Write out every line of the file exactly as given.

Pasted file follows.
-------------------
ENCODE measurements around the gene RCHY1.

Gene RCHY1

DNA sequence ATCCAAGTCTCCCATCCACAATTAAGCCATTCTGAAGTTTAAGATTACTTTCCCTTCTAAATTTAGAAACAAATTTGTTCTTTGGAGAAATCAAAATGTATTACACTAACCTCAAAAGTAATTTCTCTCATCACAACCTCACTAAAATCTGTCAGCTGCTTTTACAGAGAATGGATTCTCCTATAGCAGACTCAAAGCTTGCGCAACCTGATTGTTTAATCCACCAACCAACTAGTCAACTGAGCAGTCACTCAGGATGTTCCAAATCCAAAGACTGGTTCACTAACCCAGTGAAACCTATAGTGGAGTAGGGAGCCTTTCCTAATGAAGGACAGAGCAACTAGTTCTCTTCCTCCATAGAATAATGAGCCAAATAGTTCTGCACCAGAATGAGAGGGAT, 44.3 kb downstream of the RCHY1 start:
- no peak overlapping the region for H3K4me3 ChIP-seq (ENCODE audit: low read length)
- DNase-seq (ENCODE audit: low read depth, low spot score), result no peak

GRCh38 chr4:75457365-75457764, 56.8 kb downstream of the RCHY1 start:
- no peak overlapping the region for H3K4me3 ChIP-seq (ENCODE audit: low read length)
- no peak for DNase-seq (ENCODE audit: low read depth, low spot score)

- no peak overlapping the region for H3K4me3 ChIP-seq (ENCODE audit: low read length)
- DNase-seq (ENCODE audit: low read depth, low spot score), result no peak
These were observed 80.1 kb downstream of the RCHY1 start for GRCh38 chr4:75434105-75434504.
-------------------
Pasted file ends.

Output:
ENCODE measurements around the gene RCHY1.

Gene RCHY1

DNA sequence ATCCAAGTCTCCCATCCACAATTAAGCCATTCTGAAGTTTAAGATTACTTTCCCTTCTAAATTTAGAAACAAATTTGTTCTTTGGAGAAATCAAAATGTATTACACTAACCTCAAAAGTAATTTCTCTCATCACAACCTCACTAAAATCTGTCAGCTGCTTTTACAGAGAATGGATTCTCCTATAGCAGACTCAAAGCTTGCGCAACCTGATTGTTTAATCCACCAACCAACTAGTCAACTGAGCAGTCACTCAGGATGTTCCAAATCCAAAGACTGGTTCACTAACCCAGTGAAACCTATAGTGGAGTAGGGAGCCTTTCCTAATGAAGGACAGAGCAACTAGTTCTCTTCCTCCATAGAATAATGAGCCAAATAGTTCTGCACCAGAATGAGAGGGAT, 44.3 kb downstream of the RCHY1 start:
- no peak overlapping the region for H3K4me3 ChIP-seq (ENCODE audit: low read length)
- DNase-seq (ENCODE audit: low read depth, low spot score), result no peak

GRCh38 chr4:75457365-75457764, 56.8 kb downstream of the RCHY1 start:
- no peak overlapping the region for H3K4me3 ChIP-seq (ENCODE audit: low read length)
- no peak for DNase-seq (ENCODE audit: low read depth, low spot score)

- no peak overlapping the region for H3K4me3 ChIP-seq (ENCODE audit: low read length)
- DNase-seq (ENCODE audit: low read depth, low spot score), result no peak
These were observed 80.1 kb downstream of the RCHY1 start for GRCh38 chr4:75434105-75434504.